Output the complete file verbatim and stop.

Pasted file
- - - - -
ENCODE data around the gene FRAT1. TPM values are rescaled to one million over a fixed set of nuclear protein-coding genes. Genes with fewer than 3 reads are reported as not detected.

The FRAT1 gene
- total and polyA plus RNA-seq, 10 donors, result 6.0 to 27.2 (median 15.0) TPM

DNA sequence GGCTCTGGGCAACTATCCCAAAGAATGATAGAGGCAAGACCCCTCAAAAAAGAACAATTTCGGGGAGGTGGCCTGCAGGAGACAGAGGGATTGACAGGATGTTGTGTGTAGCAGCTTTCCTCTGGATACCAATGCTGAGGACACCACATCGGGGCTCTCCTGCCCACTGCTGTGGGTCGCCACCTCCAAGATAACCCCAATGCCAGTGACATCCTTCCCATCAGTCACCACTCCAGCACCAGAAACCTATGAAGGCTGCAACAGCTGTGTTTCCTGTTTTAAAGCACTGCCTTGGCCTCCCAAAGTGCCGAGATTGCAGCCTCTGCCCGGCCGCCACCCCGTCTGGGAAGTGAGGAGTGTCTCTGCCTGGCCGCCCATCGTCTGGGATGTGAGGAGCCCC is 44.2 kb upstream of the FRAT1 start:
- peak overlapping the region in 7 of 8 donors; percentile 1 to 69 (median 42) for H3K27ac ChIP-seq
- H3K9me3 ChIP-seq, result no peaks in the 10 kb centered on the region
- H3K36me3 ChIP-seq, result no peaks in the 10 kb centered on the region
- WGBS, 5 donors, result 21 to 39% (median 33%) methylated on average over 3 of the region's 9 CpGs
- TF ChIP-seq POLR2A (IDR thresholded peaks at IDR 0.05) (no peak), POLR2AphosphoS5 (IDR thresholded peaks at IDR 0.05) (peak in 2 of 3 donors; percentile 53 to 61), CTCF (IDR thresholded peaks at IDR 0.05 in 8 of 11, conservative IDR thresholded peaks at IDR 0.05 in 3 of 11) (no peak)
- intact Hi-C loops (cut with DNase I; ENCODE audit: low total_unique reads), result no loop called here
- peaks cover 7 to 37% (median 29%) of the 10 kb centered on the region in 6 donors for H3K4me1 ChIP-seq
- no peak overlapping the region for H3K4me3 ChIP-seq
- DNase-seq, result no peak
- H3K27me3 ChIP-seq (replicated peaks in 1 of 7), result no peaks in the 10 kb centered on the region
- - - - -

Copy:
ENCODE data around the gene FRAT1. TPM values are rescaled to one million over a fixed set of nuclear protein-coding genes. Genes with fewer than 3 reads are reported as not detected.

The FRAT1 gene
- total and polyA plus RNA-seq, 10 donors, result 6.0 to 27.2 (median 15.0) TPM

DNA sequence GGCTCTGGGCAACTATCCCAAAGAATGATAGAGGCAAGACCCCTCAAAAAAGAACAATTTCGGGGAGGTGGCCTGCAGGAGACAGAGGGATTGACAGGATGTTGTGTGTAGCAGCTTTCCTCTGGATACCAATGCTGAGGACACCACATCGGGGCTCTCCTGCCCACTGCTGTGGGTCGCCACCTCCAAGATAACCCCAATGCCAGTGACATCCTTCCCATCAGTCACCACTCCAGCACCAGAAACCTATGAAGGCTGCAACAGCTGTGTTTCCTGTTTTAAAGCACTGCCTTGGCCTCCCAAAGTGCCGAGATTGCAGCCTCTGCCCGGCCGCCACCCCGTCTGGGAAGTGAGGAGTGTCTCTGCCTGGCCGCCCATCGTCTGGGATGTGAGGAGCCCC is 44.2 kb upstream of the FRAT1 start:
- peak overlapping the region in 7 of 8 donors; percentile 1 to 69 (median 42) for H3K27ac ChIP-seq
- H3K9me3 ChIP-seq, result no peaks in the 10 kb centered on the region
- H3K36me3 ChIP-seq, result no peaks in the 10 kb centered on the region
- WGBS, 5 donors, result 21 to 39% (median 33%) methylated on average over 3 of the region's 9 CpGs
- TF ChIP-seq POLR2A (IDR thresholded peaks at IDR 0.05) (no peak), POLR2AphosphoS5 (IDR thresholded peaks at IDR 0.05) (peak in 2 of 3 donors; percentile 53 to 61), CTCF (IDR thresholded peaks at IDR 0.05 in 8 of 11, conservative IDR thresholded peaks at IDR 0.05 in 3 of 11) (no peak)
- intact Hi-C loops (cut with DNase I; ENCODE audit: low total_unique reads), result no loop called here
- peaks cover 7 to 37% (median 29%) of the 10 kb centered on the region in 6 donors for H3K4me1 ChIP-seq
- no peak overlapping the region for H3K4me3 ChIP-seq
- DNase-seq, result no peak
- H3K27me3 ChIP-seq (replicated peaks in 1 of 7), result no peaks in the 10 kb centered on the region